Poll workers voting for voters
There are few things as nasty as election officials cranking their wishes into a machine instead of the voters. Remember, however, that voters can have anyone assist them, even going so far as to push the screen or buttons – even an election official. This is a right under Section 208 of the Voting Rights Act. Yet some states prohibit election officials from casting a ballot or pushing the screen for voters. This is an unresolved conflict in the law in some places. Either way, be aware when election officials are pushing ballots.
I am entirely unconvinced that the software on machines sometimes has candidate choices pre-marked. I believe this is an urban myth spawned by unfamiliarity with the machine inputs. Even Sasquatch may be more common. But I reserve the right to be wrong. Obviously if you encounter this, move slowly, don’t touch buttons, call for help, and then call PJ Media.
One of the worst ways to run an election is with paper ballots. We want to minimize the human inputs in our elections. Electronics are the way to go. When paper ballots are counted by humans, humans get to decide so many things — like which box is that “X” really in. Or, that isn’t an “X,” that’s a stray mark, so the “X” is really meant for this candidate. Get my point? Dishonest clerks can find lots of discretion in paper ballots. Lord over them while the count goes on, if the law allows.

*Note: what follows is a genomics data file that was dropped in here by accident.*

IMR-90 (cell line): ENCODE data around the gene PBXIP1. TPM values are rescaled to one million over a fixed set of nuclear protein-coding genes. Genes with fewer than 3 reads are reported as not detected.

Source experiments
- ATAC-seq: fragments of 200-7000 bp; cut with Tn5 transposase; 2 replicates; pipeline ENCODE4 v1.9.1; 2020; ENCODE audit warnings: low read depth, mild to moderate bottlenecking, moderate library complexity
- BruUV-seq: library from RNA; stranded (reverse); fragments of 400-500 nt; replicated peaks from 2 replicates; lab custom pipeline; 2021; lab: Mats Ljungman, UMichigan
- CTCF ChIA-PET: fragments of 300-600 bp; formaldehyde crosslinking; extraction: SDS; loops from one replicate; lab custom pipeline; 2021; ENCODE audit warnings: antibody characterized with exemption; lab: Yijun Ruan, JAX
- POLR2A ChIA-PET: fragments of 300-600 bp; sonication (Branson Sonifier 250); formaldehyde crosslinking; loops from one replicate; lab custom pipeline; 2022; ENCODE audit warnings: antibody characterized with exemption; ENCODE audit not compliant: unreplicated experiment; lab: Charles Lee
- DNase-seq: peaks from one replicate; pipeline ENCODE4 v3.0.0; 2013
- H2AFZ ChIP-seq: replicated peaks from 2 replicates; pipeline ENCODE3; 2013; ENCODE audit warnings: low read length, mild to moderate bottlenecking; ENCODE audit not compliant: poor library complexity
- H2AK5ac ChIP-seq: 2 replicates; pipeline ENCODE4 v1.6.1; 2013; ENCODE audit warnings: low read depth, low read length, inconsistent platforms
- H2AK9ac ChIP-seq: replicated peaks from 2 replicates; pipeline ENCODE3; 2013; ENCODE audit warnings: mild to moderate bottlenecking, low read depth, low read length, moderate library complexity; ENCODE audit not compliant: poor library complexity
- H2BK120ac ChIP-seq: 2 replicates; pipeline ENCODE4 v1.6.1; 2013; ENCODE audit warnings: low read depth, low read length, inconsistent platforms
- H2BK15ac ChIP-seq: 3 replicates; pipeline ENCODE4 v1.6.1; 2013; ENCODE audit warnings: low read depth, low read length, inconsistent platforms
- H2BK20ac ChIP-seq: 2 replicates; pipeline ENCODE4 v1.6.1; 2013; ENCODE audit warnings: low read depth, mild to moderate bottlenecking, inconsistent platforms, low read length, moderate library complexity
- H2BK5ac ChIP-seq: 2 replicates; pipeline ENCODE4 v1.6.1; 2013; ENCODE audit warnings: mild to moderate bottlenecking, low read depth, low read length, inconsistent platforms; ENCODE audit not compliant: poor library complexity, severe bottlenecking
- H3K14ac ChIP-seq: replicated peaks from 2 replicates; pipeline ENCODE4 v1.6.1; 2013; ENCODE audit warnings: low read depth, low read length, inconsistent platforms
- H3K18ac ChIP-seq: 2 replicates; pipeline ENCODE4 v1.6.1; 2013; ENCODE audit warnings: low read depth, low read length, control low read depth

Politicking inside the room
Another terrible behavior is when people are chatting, talking, or carrying on and telling others how to vote. A modern version of this is cell phones in the booth. In most states, one may not make calls on the phone while voting. Typically, down ballot contests see people break the law and chat — “Who should I vote for city council?” Sometimes they even call a friend. This is not allowed in most places and observers should alert election officials while it is happening.
Would you like to vote a straight party ticket?
Many places in America still see large amounts of straight party ticket voting. In places where this fading behavior is more common, election officials tend to improperly ask the question of voters getting assistance from the election official. In fact, I have never once heard the Republican version of this illegal behavior. “Would you like to vote a straight Republican Party ticket” are words I have never heard an election official improperly ask a voter. In fact, “Would you like to vote a straight Democratic Party ticket” is something being uttered all over Houston in early Texas voting right now. If you hear it happen, write down who said it, write down what you heard right after you heard it, and call election officials at the headquarters — then reach out to PJ Media.
That should get everyone started. This year has seen an amazing amount of citizen interest in standing watch against voter fraud. Even if you don’t see it, remember, those who stand watch also serve. Go volunteer with your local political party. Ask a candidate if you can serve as a poll watcher. Make Election Day the active, participatory, national event it was meant to be.
A final note. Too often political parties cobble together a poll watching operation at the last second. And the training is weak, with folks being thrust into the field with no wisdom or experience. This is changing. Groups are establishing systemic training well before the election. The old way of a political party doing things is fading. A New Model Army of poll watchers is taking the field this election, totally separate from political parties, with an eye toward deploying thousands of highly trained watchers in 2012. Next Tuesday is just the beginning.